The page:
In practice, threshold selection might not be as smooth as this example. It’s not unusual to find a productive alert that is out-of-norm and has much lower threshold values. For example, observe the scatterplots below:
The productive (green) alert that's missed in the example on the right represents a trade-off you’ll make in the threshold selection process. In this trade-off, we're selecting between:
- Choosing productive alert coverage over scenario effectiveness.
- Choosing scenario effectiveness over alert coverage.
On the left, we selected threshold values to cover all productive alerts – so the scenario can detect all productive alerts. But the outlier productive alert (with the lowest threshold values, lower left) will bring down the scenario effectiveness to 41%. On the right, we selected threshold values to have better effectiveness by sacrificing some of the productive alert coverage. In this case, the scenario effectiveness is 75% – and one productive alert is missed.
You’ll need to consider this tradeoff from both a quantitative and qualitative perspective. Before moving ahead, ask an investigator to analyze the productive alert that was missed to make sure it’s a genuine transaction.
Technique 3: Alert hibernation
The third technique for improving your AML transaction monitoring program involves using predictive modeling. This form of statistical analysis relies on patterns from historical data to make predictions about future events.
In AML transaction monitoring, a predictive model learns by using historical data on alert dispositions from investigators – it attempts to model the pattern investigators take. When this model is established, it can perform alert investigations for you. We call this type of predictive model an alert hibernation model.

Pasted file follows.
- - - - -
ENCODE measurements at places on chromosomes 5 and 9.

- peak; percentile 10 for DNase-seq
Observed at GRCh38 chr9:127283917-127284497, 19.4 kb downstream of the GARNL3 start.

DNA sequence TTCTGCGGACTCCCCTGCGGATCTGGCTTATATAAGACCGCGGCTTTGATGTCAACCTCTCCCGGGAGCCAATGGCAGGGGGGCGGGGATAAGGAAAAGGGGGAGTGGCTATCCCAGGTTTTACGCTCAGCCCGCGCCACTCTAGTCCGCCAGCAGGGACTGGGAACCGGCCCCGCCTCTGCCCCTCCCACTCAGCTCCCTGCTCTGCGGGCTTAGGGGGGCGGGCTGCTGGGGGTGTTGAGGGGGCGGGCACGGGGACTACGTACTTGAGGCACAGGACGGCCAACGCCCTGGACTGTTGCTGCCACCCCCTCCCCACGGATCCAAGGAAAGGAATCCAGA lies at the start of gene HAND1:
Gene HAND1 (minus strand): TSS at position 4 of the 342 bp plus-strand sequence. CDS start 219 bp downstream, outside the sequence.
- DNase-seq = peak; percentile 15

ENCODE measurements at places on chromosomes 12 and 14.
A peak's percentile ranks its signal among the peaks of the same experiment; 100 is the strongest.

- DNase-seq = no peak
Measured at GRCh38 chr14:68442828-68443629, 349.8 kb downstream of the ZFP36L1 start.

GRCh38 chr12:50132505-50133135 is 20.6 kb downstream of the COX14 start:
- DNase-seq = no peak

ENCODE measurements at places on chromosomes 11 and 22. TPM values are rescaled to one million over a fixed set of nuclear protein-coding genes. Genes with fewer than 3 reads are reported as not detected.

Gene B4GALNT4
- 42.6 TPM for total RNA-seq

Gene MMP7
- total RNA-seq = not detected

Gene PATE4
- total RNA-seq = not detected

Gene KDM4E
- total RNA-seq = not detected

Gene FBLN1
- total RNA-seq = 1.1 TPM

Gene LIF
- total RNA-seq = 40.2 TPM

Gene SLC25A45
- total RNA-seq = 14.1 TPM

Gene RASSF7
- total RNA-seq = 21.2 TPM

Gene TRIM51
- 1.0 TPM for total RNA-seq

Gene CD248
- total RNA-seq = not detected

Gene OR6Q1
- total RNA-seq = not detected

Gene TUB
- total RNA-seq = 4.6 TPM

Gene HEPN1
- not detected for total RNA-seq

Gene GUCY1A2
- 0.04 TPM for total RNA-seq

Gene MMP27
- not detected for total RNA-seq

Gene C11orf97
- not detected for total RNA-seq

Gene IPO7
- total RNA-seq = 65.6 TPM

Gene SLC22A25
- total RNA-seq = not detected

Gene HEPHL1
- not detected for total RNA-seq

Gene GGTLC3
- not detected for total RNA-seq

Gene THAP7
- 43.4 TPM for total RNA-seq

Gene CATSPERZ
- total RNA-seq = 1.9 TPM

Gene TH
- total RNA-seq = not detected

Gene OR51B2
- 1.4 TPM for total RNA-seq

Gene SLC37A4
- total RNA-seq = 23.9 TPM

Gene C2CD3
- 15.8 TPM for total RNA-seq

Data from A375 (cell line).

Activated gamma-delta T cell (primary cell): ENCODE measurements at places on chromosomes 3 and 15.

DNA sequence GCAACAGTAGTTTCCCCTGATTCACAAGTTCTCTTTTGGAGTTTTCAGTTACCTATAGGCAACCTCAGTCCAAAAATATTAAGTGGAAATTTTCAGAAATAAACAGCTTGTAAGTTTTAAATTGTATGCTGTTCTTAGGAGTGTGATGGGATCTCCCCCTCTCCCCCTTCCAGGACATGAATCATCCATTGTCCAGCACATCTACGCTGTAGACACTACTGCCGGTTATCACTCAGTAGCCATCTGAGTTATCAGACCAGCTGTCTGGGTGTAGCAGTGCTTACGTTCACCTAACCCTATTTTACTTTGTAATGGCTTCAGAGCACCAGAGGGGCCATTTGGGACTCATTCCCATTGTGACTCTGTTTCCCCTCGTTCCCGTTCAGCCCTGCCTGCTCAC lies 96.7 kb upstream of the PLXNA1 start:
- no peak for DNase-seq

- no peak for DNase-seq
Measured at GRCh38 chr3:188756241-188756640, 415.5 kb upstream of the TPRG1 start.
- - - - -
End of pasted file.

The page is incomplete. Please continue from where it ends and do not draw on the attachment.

Alert hibernation can significantly improve the effectiveness of your AML transaction monitoring program by automatically deprioritizing alerts that are likely to be false positives. For banks, this reduces investigative workload and the investment required from AML program operations. With a lower number of false-positive alerts, investigators can shift their focus to work on more complex money laundering cases – and alerts that are most likely to be money laundering.
Keep in mind that it’s impossible to determine with absolute certainty whether a transaction is money laundering or genuine. Factors that play into such determinations are influenced by:
- Subjectivity of the individual investigator.
- The investigator’s expertise.
- Available information.
- The investigator’s familiarity with the customer.
In practice, banks use predictive models to close (or hibernate) alerts that are very likely to be false-positive.
Remember: Keep monitoring model performance
Under the hood, alert hibernation models examine various attributes – like those investigators use to make decisions. The predictive model learns from historical alert disposition data and decides which attributes are good predictors of productive versus false-positive alerts. You can also adjust the trade-off in the model. Basically, this means you can adjust the potential number of false positives you reduce in relation to the likelihood of missing a productive alert.
Remember that the work is not done after your model is deployed. You’ll want to continue to monitor the performance of your model. First, you’ll need to make sure you got the expected results when the model was first used. And you’ll need to monitor the model routinely so that you can act as soon as model performance starts to degrade. Regulators typically require an annual review of the model to ensure it’s still valid.Learn how SAS helps financial institutions improve their AML programs